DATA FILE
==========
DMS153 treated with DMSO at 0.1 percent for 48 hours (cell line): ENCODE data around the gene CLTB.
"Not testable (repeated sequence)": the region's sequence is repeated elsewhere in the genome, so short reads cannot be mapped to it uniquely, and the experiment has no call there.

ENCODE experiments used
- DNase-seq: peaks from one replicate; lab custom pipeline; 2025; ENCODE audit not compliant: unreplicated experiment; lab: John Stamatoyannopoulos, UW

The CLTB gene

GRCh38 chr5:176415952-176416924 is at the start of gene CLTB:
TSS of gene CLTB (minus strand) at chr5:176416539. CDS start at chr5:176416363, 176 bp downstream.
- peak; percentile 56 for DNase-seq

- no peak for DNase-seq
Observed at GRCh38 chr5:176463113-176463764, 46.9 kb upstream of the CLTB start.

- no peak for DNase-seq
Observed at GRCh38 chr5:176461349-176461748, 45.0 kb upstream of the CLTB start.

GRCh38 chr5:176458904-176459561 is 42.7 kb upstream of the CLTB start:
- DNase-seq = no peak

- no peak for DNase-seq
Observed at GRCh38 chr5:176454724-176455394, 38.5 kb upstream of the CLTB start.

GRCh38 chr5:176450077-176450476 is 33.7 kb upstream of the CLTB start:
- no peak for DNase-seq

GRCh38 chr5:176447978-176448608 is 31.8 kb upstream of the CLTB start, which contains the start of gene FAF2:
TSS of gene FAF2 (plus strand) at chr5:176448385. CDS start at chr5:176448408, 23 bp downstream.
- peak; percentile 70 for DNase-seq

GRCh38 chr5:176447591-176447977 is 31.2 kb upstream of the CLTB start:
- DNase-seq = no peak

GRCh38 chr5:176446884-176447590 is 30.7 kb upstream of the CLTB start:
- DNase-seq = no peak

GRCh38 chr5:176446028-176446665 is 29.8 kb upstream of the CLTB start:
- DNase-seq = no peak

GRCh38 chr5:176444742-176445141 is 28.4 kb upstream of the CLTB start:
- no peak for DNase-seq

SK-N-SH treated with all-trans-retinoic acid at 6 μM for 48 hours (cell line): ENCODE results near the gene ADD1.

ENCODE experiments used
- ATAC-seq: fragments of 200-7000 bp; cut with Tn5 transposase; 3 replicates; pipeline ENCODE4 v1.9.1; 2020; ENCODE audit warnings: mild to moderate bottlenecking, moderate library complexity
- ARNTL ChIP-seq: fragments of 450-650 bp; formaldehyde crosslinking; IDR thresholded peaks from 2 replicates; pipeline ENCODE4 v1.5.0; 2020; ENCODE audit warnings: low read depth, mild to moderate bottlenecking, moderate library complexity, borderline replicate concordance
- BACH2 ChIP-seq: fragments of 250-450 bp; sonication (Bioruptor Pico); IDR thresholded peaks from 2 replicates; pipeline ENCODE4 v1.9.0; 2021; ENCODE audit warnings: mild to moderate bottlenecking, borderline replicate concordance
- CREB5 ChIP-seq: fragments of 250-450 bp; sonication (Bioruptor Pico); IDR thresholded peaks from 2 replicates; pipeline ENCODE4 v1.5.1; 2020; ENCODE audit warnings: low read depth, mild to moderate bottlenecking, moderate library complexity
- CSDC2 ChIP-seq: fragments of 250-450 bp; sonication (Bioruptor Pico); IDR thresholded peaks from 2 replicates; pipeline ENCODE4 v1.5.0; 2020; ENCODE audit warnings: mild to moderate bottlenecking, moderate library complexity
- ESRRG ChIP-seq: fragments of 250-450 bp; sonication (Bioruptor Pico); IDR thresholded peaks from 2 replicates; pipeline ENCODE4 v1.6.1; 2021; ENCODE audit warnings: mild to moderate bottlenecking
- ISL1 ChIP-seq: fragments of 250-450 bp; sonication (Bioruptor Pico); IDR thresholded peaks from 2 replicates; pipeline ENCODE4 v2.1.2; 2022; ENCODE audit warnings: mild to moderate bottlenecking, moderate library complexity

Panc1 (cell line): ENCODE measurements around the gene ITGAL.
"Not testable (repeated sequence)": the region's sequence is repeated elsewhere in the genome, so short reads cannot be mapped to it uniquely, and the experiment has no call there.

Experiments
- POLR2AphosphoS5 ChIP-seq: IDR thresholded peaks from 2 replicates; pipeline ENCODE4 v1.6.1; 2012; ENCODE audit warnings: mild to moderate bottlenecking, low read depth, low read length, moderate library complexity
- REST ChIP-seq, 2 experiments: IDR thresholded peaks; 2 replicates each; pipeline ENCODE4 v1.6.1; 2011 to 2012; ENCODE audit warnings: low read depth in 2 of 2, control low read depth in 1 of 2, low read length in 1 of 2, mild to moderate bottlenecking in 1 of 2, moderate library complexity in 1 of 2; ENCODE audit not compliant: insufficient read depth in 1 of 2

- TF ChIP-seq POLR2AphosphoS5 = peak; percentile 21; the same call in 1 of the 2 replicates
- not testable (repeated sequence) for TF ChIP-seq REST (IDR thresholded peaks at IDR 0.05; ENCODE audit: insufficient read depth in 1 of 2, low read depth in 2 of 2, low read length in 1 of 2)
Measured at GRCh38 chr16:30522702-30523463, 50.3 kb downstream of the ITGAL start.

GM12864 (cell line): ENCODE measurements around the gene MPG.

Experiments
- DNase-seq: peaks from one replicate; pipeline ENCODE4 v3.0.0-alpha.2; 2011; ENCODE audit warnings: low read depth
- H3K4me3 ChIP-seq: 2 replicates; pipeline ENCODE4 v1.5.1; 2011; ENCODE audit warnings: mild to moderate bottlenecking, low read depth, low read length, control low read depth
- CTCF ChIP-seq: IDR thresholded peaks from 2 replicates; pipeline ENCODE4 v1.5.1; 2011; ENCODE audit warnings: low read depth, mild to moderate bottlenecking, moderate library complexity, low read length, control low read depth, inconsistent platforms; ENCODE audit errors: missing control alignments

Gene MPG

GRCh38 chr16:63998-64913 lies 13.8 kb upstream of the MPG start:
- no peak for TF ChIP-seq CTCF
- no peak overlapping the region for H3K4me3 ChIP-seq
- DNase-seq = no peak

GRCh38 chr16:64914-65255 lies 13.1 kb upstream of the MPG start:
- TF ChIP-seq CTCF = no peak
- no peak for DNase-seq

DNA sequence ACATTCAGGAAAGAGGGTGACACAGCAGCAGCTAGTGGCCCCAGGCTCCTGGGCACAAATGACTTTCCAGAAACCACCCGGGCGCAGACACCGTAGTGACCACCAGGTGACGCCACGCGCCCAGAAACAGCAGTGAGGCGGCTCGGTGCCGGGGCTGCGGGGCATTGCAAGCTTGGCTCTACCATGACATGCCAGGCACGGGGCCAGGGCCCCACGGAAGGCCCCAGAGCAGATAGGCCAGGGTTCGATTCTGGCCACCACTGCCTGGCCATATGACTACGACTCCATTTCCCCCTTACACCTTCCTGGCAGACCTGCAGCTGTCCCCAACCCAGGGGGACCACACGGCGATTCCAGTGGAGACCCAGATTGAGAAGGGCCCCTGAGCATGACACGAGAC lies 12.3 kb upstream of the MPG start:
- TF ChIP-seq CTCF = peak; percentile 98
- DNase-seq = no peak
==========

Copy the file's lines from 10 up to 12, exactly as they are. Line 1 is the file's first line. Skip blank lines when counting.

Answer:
Observed at GRCh38 chr5:176463113-176463764, 46.9 kb upstream of the CLTB start.

- no peak for DNase-seq
Observed at GRCh38 chr5:176461349-176461748, 45.0 kb upstream of the CLTB start.